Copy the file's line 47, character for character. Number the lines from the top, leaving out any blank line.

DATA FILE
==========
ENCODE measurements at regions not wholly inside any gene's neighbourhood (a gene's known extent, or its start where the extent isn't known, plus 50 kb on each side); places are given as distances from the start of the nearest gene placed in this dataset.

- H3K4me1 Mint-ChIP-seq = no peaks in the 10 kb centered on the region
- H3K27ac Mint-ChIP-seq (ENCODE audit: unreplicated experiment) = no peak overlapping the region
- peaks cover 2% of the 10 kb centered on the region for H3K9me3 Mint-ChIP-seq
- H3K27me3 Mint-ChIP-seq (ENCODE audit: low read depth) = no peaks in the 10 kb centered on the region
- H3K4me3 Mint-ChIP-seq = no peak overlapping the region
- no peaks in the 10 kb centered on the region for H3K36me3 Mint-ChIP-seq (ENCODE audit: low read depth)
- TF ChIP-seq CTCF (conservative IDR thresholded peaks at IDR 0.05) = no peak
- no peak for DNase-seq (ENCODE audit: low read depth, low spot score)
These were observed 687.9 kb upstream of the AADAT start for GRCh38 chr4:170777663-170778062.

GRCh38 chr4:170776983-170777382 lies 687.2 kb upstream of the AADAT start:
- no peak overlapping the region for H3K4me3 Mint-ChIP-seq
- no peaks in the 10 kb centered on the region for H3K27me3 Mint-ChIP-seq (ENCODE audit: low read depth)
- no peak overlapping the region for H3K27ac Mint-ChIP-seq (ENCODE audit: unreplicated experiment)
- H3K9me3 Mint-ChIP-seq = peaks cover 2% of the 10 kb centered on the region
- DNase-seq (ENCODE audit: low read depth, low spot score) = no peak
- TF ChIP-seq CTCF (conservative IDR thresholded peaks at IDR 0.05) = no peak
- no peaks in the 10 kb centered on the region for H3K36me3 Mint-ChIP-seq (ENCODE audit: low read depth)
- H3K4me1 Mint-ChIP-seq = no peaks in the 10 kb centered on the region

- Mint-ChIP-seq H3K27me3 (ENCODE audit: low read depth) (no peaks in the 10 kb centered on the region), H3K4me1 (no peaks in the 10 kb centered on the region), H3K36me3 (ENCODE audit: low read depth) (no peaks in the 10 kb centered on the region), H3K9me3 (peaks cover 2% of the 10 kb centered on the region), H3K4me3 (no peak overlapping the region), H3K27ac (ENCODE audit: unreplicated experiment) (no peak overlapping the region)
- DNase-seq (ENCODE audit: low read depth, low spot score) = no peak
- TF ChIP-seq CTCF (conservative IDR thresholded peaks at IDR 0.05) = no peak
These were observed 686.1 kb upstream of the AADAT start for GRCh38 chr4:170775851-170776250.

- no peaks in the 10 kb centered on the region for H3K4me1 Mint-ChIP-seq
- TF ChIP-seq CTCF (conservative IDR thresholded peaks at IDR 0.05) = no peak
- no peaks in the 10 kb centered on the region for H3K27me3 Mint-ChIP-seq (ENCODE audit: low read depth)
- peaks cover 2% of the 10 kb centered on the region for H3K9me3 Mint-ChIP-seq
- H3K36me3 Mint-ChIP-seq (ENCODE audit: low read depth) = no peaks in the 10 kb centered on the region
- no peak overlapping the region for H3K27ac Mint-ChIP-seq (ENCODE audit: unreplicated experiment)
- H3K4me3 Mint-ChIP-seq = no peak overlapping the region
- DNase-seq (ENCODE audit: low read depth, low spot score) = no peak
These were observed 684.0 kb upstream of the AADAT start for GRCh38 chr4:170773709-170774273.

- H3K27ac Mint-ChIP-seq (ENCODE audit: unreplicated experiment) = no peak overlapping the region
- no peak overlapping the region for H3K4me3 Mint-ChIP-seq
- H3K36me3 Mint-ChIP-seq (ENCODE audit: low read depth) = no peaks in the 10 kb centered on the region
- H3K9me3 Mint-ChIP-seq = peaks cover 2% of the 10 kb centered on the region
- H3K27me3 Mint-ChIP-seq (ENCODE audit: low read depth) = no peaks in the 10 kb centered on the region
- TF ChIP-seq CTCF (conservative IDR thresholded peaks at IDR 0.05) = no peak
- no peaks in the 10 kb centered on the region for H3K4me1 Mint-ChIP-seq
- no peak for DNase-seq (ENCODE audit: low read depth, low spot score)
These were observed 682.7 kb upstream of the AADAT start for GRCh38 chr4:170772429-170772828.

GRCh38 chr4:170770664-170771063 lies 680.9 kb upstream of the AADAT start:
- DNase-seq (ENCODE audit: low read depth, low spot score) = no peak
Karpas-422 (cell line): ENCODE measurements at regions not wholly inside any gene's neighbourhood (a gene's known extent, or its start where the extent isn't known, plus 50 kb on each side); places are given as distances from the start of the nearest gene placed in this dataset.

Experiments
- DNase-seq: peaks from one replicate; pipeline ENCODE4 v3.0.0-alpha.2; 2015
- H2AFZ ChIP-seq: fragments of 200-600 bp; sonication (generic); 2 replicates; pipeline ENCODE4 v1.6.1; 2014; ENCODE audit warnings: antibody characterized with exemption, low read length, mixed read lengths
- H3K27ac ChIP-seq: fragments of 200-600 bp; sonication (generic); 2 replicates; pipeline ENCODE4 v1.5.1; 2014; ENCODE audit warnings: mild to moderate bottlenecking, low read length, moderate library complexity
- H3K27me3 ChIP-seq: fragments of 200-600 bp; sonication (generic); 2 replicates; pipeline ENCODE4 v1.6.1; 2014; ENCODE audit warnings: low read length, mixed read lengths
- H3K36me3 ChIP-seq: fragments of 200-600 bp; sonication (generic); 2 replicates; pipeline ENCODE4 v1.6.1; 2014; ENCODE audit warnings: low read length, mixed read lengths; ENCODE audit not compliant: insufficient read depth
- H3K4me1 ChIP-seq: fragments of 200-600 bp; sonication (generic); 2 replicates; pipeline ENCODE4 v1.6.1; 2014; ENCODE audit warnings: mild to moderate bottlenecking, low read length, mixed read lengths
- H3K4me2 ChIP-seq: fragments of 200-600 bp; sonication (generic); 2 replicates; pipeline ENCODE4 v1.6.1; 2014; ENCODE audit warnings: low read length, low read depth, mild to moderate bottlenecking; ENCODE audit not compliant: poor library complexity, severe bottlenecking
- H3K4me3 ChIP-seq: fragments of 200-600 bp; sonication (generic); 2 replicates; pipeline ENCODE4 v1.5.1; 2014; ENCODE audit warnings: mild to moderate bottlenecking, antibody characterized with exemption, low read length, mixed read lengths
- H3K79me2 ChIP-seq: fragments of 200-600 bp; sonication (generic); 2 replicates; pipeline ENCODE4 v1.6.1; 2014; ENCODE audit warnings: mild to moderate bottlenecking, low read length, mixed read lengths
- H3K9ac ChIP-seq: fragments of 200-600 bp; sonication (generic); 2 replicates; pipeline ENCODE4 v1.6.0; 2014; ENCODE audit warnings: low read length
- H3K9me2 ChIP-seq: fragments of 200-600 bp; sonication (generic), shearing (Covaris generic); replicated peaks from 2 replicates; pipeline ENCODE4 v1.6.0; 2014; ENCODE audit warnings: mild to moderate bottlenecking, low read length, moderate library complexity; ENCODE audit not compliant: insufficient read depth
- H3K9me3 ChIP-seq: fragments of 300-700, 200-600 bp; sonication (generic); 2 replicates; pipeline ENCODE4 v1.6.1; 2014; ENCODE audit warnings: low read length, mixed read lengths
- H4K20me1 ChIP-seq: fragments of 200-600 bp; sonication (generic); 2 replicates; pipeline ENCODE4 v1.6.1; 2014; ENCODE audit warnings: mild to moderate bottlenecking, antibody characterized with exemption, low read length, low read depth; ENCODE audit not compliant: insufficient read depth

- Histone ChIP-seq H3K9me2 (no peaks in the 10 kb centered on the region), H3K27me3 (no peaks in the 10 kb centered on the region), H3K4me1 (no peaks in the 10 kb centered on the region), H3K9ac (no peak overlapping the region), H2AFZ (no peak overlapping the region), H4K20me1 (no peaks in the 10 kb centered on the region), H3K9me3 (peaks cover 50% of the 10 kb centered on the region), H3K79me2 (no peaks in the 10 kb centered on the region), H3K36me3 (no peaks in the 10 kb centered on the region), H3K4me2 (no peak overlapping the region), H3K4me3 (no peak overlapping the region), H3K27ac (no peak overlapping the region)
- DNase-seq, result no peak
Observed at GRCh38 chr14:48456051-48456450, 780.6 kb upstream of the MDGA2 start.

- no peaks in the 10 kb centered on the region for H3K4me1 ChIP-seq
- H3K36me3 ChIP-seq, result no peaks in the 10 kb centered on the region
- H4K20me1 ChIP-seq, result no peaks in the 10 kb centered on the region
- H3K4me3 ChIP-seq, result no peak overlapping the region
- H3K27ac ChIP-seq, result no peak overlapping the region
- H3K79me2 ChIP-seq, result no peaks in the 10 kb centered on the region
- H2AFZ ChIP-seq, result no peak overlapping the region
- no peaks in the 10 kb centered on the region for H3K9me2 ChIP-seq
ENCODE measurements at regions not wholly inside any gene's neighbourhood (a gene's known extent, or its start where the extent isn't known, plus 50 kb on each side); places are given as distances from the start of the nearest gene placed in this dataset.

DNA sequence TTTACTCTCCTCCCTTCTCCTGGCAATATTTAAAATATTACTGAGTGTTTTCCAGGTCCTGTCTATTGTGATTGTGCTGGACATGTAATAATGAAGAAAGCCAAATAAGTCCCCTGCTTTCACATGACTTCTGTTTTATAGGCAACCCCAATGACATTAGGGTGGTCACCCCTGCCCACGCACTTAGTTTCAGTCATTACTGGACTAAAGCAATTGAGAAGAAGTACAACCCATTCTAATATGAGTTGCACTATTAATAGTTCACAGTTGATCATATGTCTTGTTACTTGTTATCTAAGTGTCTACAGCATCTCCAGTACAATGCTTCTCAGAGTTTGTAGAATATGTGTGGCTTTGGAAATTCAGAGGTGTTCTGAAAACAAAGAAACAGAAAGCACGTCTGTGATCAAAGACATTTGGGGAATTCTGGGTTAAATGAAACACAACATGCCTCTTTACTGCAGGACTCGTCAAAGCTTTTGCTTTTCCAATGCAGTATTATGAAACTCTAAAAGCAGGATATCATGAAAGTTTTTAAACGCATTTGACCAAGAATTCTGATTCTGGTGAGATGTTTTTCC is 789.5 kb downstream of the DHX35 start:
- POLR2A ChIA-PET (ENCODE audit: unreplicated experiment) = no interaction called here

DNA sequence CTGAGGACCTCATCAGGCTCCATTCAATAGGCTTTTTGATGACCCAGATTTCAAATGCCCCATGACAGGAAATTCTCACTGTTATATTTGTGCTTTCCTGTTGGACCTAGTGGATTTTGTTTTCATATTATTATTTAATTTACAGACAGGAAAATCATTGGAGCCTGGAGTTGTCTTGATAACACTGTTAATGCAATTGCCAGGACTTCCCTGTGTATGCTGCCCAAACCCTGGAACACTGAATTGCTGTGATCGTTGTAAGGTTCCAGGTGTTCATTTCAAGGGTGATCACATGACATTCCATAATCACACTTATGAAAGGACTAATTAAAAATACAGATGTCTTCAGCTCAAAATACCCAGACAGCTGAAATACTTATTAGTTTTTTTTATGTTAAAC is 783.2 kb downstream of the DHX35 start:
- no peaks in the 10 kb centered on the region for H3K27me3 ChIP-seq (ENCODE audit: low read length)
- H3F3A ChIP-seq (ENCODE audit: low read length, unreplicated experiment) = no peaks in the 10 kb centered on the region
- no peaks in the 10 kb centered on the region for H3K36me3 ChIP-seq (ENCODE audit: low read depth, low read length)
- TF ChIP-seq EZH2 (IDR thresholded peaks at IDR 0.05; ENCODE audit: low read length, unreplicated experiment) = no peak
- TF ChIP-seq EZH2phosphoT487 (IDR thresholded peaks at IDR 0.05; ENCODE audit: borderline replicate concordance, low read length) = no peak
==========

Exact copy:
- H2AFZ ChIP-seq: fragments of 200-600 bp; sonication (generic); 2 replicates; pipeline ENCODE4 v1.6.1; 2014; ENCODE audit warnings: antibody characterized with exemption, low read length, mixed read lengths